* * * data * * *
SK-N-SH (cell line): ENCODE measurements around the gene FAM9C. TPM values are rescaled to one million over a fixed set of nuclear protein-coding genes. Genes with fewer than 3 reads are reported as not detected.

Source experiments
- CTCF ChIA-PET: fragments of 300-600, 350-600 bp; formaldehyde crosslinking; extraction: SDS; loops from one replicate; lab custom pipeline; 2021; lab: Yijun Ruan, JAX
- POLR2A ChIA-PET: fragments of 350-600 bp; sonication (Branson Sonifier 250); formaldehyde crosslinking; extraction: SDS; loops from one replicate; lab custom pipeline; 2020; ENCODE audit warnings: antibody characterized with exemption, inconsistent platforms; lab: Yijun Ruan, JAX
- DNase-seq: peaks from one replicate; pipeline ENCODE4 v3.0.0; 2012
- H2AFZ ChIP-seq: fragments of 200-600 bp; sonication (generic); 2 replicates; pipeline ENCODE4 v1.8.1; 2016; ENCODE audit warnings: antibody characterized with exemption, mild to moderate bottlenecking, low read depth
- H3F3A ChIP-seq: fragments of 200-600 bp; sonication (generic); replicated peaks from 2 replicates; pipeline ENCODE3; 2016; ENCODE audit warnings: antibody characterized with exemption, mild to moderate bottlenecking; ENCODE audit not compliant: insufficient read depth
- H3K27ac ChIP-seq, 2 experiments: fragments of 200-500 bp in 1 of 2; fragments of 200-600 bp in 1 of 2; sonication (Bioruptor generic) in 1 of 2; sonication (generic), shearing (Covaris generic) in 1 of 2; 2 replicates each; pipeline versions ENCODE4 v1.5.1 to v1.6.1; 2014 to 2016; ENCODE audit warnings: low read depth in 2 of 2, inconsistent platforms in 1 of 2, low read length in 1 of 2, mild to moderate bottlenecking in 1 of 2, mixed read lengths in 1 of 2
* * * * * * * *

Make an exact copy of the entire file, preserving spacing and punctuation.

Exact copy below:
SK-N-SH (cell line): ENCODE measurements around the gene FAM9C. TPM values are rescaled to one million over a fixed set of nuclear protein-coding genes. Genes with fewer than 3 reads are reported as not detected.

Source experiments
- CTCF ChIA-PET: fragments of 300-600, 350-600 bp; formaldehyde crosslinking; extraction: SDS; loops from one replicate; lab custom pipeline; 2021; lab: Yijun Ruan, JAX
- POLR2A ChIA-PET: fragments of 350-600 bp; sonication (Branson Sonifier 250); formaldehyde crosslinking; extraction: SDS; loops from one replicate; lab custom pipeline; 2020; ENCODE audit warnings: antibody characterized with exemption, inconsistent platforms; lab: Yijun Ruan, JAX
- DNase-seq: peaks from one replicate; pipeline ENCODE4 v3.0.0; 2012
- H2AFZ ChIP-seq: fragments of 200-600 bp; sonication (generic); 2 replicates; pipeline ENCODE4 v1.8.1; 2016; ENCODE audit warnings: antibody characterized with exemption, mild to moderate bottlenecking, low read depth
- H3F3A ChIP-seq: fragments of 200-600 bp; sonication (generic); replicated peaks from 2 replicates; pipeline ENCODE3; 2016; ENCODE audit warnings: antibody characterized with exemption, mild to moderate bottlenecking; ENCODE audit not compliant: insufficient read depth
- H3K27ac ChIP-seq, 2 experiments: fragments of 200-500 bp in 1 of 2; fragments of 200-600 bp in 1 of 2; sonication (Bioruptor generic) in 1 of 2; sonication (generic), shearing (Covaris generic) in 1 of 2; 2 replicates each; pipeline versions ENCODE4 v1.5.1 to v1.6.1; 2014 to 2016; ENCODE audit warnings: low read depth in 2 of 2, inconsistent platforms in 1 of 2, low read length in 1 of 2, mild to moderate bottlenecking in 1 of 2, mixed read lengths in 1 of 2